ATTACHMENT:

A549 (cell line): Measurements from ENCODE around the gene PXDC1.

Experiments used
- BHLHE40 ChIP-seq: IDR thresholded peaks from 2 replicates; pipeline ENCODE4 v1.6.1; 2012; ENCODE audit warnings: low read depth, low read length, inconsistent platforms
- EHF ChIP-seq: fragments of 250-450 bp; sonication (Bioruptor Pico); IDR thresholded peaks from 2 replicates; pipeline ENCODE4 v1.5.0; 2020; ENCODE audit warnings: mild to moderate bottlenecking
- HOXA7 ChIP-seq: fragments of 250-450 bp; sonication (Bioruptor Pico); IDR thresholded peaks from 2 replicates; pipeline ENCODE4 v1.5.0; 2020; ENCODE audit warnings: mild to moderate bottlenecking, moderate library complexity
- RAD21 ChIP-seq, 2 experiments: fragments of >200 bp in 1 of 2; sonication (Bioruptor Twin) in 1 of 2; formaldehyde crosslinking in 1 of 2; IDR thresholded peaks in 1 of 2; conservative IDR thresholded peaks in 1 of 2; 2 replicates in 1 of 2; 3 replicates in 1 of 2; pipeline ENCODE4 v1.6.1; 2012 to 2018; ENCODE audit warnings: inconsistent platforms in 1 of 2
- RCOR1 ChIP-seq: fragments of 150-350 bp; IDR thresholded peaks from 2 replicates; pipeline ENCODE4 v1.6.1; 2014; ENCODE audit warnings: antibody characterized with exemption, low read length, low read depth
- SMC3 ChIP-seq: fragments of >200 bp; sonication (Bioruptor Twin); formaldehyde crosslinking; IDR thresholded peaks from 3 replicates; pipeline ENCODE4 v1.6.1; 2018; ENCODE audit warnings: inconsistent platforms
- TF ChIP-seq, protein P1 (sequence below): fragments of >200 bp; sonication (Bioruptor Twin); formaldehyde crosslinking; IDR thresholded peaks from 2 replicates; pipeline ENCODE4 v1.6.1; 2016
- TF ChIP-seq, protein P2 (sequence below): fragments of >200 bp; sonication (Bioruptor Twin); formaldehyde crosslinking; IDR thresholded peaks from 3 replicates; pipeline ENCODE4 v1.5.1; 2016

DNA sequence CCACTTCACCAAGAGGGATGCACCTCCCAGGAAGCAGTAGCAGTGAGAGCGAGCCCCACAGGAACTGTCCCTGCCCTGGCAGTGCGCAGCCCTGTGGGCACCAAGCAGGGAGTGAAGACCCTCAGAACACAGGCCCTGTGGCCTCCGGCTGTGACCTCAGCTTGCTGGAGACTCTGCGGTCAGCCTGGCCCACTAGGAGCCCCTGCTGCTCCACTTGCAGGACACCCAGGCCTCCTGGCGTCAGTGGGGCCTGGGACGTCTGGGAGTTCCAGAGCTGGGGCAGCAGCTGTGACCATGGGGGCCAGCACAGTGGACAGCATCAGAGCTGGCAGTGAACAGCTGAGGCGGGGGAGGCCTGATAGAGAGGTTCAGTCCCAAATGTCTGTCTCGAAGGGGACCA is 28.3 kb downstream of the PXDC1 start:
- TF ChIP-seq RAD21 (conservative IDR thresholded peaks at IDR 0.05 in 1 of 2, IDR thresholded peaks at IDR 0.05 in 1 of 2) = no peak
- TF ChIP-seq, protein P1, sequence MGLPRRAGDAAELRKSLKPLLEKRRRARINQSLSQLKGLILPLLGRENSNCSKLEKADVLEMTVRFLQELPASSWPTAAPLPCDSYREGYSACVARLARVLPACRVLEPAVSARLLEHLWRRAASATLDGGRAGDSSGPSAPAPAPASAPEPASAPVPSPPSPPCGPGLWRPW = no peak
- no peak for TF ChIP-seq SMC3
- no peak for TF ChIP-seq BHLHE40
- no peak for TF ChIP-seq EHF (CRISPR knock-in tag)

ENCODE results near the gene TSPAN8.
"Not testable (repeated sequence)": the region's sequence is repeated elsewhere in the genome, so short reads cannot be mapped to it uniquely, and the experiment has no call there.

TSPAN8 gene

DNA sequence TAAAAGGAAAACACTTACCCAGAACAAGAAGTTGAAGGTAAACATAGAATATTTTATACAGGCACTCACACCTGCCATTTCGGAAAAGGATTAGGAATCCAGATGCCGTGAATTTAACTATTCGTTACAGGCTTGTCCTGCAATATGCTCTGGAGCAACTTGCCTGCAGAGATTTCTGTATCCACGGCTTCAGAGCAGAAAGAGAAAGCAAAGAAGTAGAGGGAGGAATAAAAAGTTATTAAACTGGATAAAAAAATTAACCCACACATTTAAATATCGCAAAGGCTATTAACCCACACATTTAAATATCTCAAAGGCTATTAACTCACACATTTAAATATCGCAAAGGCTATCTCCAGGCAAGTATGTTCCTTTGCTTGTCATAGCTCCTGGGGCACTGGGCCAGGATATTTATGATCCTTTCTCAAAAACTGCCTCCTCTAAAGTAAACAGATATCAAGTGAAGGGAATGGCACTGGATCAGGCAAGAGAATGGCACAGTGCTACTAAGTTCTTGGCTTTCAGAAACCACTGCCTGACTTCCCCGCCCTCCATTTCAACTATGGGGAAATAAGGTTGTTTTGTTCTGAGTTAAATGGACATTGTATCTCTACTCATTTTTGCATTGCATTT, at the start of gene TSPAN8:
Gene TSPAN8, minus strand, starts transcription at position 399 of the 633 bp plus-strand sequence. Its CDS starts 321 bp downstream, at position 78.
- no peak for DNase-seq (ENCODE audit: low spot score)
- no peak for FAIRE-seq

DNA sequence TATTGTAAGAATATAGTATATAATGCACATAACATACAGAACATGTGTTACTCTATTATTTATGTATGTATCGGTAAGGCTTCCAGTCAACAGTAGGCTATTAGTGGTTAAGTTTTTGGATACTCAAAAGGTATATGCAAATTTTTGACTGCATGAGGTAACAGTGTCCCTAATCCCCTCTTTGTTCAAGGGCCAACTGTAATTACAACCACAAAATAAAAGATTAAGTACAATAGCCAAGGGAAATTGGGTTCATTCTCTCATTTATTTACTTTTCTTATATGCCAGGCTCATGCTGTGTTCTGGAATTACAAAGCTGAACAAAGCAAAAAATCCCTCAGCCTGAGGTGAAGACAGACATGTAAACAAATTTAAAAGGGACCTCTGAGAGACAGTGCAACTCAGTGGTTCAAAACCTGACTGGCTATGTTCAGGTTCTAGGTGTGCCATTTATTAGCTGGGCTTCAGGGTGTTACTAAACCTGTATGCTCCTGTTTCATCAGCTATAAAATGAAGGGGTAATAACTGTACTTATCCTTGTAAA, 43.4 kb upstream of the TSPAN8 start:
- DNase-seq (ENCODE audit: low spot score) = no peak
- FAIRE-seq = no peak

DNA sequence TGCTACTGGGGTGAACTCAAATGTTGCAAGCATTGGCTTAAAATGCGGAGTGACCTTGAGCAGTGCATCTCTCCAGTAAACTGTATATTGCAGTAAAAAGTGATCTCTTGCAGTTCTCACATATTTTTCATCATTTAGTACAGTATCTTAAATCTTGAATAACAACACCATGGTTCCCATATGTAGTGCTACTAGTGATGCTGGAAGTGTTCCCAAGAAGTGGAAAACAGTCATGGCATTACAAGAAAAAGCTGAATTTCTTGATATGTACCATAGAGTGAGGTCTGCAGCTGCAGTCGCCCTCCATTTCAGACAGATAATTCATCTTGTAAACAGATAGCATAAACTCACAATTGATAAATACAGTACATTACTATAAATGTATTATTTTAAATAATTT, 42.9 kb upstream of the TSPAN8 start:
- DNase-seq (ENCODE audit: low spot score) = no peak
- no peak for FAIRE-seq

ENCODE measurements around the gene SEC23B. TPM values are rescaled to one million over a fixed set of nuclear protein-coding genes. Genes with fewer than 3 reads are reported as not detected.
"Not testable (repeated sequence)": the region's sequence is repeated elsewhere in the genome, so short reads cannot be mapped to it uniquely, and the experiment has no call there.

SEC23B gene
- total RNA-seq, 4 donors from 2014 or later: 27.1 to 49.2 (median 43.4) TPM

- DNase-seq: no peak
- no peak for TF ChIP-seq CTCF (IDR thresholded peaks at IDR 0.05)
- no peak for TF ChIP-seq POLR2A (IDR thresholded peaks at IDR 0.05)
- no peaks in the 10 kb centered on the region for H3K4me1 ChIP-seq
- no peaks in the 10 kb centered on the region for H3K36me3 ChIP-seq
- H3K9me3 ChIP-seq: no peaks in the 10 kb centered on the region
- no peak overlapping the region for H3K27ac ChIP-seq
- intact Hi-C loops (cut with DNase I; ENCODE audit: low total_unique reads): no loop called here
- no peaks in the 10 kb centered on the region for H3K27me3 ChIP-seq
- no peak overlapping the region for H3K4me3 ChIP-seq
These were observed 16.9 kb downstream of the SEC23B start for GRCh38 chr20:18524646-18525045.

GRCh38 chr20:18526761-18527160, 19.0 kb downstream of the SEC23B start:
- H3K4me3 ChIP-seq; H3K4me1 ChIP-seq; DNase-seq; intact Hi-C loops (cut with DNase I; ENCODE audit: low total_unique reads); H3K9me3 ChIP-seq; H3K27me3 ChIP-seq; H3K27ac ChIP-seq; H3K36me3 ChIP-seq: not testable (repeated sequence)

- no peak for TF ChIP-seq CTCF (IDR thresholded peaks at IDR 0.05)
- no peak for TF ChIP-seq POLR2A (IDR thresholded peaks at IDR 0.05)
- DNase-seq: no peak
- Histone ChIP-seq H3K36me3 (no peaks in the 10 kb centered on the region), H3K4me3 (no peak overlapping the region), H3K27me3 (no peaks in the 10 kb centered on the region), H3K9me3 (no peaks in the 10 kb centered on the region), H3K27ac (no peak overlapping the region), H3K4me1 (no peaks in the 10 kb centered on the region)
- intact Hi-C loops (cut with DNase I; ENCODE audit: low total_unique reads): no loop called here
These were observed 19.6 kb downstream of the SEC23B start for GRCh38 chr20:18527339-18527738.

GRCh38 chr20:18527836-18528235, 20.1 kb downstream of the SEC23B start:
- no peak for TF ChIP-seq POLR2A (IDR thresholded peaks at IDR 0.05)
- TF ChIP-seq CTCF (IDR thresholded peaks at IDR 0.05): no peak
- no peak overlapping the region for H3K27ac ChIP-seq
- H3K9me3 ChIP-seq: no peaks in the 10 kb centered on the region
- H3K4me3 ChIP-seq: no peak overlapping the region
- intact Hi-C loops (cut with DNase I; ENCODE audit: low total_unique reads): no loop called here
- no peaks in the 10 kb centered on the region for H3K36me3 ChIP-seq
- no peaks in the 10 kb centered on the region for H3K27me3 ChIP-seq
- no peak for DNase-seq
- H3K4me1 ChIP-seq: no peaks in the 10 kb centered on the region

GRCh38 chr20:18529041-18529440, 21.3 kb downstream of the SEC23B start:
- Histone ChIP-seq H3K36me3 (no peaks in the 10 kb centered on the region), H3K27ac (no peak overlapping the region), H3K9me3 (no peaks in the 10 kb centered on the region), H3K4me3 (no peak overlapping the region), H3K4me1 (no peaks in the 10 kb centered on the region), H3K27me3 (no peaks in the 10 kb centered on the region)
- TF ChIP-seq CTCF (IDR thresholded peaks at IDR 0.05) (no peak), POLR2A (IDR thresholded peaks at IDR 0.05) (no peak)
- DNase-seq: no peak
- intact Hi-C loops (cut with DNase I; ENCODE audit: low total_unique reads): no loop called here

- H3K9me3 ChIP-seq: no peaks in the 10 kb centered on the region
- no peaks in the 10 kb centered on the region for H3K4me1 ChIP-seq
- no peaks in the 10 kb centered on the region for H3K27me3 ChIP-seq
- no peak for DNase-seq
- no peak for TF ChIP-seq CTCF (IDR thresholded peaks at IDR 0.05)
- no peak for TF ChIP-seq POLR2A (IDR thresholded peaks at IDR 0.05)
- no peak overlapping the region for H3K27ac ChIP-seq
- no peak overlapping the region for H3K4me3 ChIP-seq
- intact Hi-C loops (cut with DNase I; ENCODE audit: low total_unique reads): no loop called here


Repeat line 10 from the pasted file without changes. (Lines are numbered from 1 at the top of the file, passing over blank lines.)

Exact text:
- TF ChIP-seq, protein P2 (sequence below): fragments of >200 bp; sonication (Bioruptor Twin); formaldehyde crosslinking; IDR thresholded peaks from 3 replicates; pipeline ENCODE4 v1.5.1; 2016